Higher credit scores indicate a lower risk for lenders, which can lead to lower fixed-rate mortgage rates. Borrowers with lower credit scores may face higher interest rates due to the increased risk of default.

Loan-To-Value Ratio

The loan-to-value (LTV) ratio is the percentage of the loan amount compared to the appraised value of the property. A lower LTV ratio indicates a lower risk for lenders, potentially resulting in a lower fixed-rate mortgage rate.

Mortgage Loan Size

The size of the mortgage loan can also impact fixed-rate mortgage rates. Larger loans may carry higher interest rates, while smaller loans may have lower rates.

Types of Fixed-Rate Mortgages

Types of Fixed-Rate Mortgages

Conventional Fixed-Rate Mortgages

Conventional fixed-rate mortgages are not insured or guaranteed by the government. They are typically offered by banks, credit unions, and private lenders. Conventional loans require a down payment and usually have stricter credit requirements than government-backed loans.

FHA Fixed-Rate Mortgages

FHA fixed-rate mortgages are insured by the Federal Housing Administration (FHA) and are designed to help borrowers with lower credit scores and smaller down payments. They often have lower interest rates compared to conventional loans.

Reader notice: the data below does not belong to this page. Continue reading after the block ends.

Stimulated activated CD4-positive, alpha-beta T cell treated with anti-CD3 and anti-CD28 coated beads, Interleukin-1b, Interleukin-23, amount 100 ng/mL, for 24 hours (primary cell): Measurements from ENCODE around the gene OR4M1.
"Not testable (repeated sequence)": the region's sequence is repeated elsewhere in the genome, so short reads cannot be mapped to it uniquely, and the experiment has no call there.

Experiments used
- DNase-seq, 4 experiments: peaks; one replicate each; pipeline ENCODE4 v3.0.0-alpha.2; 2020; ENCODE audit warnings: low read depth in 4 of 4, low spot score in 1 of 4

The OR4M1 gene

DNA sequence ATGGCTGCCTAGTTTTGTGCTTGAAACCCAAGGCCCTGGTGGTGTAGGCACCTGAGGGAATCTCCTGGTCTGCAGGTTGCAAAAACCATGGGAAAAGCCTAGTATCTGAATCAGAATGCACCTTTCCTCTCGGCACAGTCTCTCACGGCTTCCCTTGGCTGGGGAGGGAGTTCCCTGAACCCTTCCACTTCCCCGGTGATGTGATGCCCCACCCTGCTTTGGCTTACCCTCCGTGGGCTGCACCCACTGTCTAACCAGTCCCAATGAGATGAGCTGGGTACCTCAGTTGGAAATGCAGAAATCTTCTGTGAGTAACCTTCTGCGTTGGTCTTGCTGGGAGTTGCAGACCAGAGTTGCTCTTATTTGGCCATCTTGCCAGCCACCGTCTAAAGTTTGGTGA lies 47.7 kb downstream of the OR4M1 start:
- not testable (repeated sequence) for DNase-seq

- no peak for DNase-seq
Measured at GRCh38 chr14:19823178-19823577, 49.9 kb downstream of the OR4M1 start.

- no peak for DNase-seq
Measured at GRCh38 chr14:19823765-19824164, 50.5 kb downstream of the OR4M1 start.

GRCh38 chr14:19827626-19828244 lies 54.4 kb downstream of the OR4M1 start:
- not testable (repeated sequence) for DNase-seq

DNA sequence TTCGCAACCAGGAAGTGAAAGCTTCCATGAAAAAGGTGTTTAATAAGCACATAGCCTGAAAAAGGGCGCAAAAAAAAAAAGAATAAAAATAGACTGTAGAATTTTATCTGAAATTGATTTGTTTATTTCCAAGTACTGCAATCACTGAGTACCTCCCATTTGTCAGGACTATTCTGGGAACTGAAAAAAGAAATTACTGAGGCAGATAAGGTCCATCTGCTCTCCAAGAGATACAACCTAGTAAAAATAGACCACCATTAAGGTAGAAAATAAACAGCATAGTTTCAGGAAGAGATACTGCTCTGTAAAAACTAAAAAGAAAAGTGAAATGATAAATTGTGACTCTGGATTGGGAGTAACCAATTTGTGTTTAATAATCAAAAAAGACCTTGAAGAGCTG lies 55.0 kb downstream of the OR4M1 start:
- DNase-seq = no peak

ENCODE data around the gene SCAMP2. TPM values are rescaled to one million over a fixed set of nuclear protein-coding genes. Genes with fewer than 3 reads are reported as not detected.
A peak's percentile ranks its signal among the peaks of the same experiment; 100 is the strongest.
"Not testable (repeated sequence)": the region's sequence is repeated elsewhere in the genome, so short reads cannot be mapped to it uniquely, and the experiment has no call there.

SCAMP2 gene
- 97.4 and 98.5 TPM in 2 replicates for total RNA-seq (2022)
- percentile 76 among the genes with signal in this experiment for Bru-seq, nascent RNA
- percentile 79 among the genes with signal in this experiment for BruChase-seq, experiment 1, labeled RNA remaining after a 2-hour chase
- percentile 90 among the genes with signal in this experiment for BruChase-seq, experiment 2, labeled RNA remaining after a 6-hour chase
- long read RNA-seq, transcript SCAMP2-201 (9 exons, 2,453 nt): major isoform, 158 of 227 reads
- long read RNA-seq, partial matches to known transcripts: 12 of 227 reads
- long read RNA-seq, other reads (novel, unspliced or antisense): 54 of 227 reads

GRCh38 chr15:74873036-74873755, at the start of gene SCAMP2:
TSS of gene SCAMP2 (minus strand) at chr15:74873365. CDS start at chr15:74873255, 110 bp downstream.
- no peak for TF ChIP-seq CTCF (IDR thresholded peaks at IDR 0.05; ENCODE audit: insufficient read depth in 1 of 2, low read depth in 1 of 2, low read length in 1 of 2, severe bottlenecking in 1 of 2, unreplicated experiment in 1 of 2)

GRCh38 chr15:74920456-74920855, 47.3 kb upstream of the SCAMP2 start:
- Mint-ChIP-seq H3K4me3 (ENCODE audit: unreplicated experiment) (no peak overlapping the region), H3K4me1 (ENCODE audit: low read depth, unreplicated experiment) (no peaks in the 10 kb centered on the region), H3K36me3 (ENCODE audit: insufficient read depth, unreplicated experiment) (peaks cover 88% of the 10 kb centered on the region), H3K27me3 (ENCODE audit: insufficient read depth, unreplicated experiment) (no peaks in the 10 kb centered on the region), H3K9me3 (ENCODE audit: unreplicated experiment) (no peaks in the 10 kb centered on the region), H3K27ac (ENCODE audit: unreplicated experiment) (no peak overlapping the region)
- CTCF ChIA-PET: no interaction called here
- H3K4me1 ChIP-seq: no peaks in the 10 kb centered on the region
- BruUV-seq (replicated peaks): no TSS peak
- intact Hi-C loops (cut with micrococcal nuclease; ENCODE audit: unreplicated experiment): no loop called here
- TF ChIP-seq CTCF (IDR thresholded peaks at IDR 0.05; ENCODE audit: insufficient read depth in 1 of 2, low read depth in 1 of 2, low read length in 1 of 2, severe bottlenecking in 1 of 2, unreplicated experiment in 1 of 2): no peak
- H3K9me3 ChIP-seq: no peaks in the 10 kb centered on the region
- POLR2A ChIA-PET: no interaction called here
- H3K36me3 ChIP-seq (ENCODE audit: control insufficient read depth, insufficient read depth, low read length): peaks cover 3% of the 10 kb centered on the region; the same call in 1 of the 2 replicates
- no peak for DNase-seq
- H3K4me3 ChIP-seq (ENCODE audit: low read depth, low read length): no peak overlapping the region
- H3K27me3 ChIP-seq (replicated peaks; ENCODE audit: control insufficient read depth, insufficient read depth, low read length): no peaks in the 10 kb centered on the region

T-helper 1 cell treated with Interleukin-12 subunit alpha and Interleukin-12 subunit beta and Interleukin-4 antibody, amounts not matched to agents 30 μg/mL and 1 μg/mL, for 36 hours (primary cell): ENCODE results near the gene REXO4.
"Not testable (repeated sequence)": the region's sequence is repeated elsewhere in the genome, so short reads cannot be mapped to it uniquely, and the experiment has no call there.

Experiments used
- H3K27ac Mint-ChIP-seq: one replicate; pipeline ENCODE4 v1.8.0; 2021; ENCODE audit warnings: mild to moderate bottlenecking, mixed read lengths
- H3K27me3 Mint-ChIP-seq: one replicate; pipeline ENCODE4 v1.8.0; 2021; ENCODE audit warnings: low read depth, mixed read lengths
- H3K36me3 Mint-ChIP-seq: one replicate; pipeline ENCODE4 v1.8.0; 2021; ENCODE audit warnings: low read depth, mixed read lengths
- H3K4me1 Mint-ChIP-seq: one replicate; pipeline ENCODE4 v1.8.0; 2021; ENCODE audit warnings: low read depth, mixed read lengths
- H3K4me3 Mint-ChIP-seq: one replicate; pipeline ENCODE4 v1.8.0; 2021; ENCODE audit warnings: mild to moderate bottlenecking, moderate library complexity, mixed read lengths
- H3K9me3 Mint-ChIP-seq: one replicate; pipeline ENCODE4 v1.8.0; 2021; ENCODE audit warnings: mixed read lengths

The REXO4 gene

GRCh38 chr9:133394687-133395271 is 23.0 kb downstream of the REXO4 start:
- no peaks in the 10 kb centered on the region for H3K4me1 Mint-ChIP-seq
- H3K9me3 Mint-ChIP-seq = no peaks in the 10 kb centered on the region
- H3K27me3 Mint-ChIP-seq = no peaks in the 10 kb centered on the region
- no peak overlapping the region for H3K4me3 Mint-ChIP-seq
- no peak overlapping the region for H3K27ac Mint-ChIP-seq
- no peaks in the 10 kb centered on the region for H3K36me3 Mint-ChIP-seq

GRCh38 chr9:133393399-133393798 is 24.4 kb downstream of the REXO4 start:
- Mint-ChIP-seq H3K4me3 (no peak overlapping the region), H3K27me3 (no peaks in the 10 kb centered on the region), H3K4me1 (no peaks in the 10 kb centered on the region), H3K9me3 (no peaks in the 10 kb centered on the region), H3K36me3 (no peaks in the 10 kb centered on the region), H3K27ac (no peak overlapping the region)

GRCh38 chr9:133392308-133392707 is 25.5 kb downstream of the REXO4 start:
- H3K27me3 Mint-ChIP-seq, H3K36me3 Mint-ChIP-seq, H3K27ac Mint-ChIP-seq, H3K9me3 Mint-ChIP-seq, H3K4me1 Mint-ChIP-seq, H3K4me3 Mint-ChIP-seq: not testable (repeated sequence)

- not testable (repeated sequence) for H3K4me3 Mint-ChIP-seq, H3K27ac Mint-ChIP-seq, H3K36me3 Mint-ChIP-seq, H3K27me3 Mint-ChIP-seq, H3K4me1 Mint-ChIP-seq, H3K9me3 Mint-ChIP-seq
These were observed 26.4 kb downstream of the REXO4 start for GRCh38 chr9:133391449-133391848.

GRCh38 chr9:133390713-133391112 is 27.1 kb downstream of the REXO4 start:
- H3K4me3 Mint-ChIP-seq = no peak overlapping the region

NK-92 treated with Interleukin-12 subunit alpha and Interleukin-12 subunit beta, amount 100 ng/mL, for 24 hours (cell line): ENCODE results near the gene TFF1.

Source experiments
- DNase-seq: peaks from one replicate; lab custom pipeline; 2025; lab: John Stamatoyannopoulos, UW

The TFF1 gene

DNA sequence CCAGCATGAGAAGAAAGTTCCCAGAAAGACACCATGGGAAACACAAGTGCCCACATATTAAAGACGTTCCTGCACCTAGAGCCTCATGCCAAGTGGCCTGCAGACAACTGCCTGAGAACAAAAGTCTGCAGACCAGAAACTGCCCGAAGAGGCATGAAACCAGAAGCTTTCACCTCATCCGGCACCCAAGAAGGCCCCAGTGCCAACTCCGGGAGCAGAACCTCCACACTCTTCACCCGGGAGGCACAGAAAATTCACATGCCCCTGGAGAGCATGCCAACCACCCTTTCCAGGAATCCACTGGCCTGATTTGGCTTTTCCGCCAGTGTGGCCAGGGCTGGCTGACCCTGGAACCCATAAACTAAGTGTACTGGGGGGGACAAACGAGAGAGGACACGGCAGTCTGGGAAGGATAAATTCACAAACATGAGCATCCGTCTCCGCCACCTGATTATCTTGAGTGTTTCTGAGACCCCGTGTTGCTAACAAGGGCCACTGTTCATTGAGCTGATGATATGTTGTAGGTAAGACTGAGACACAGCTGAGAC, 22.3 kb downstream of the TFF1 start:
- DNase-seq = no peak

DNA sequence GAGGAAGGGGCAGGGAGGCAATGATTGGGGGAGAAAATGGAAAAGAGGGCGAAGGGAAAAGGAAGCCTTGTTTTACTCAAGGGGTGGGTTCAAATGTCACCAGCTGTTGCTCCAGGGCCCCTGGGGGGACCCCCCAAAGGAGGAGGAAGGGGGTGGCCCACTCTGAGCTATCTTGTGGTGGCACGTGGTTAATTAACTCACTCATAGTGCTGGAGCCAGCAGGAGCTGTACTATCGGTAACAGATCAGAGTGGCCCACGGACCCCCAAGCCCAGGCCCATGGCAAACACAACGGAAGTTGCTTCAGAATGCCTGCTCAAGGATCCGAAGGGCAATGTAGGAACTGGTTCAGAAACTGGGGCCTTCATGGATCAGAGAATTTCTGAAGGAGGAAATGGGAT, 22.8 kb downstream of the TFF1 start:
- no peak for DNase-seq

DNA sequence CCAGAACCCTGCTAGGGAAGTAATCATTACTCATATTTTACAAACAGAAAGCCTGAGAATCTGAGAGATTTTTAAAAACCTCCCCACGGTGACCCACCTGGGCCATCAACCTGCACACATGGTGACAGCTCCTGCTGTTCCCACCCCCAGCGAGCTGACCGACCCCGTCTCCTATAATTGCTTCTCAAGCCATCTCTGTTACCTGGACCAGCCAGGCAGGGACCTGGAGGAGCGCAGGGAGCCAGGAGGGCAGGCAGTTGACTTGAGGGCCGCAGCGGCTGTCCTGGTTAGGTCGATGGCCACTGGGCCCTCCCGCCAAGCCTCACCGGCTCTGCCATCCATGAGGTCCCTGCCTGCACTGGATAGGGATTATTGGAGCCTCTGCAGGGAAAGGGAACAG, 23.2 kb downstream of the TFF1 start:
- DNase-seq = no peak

VA Fixed-Rate Mortgages

VA fixed-rate mortgages are guaranteed by the Department of Veterans Affairs (VA) and are available to eligible veterans, active-duty service members, and their families. These loans typically offer lower interest rates and do not require a down payment.

USDA Fixed-Rate Mortgages

USDA fixed-rate mortgages are backed by the United States Department of Agriculture (USDA) and are designed for low-to-moderate income homebuyers in rural areas. These loans offer competitive interest rates and can be obtained with no down payment.

Jumbo Fixed-Rate Mortgages

Jumbo fixed-rate mortgages are loans that exceed the conforming loan limits set by the Federal Housing Finance Agency (FHFA).

These loans are used to finance more expensive properties and typically have higher interest rates than conforming loans due to the increased risk for lenders. Jumbo loans often require a larger down payment and have more stringent credit requirements.

Comparing Fixed-Rate Mortgages to Other Mortgage Types

Adjustable-Rate Mortgages (ARMs)

Adjustable-rate mortgages (ARMs) have interest rates that change over time based on market conditions.

They typically start with a lower rate than fixed-rate mortgages, but after the initial fixed period, the rate can increase or decrease. While ARMs can provide lower initial payments, they come with the risk of payment increases if interest rates rise.

Interest-Only Mortgages

Interest-only mortgages allow borrowers to pay only the interest portion of the loan for a specified period, usually 5 to 10 years.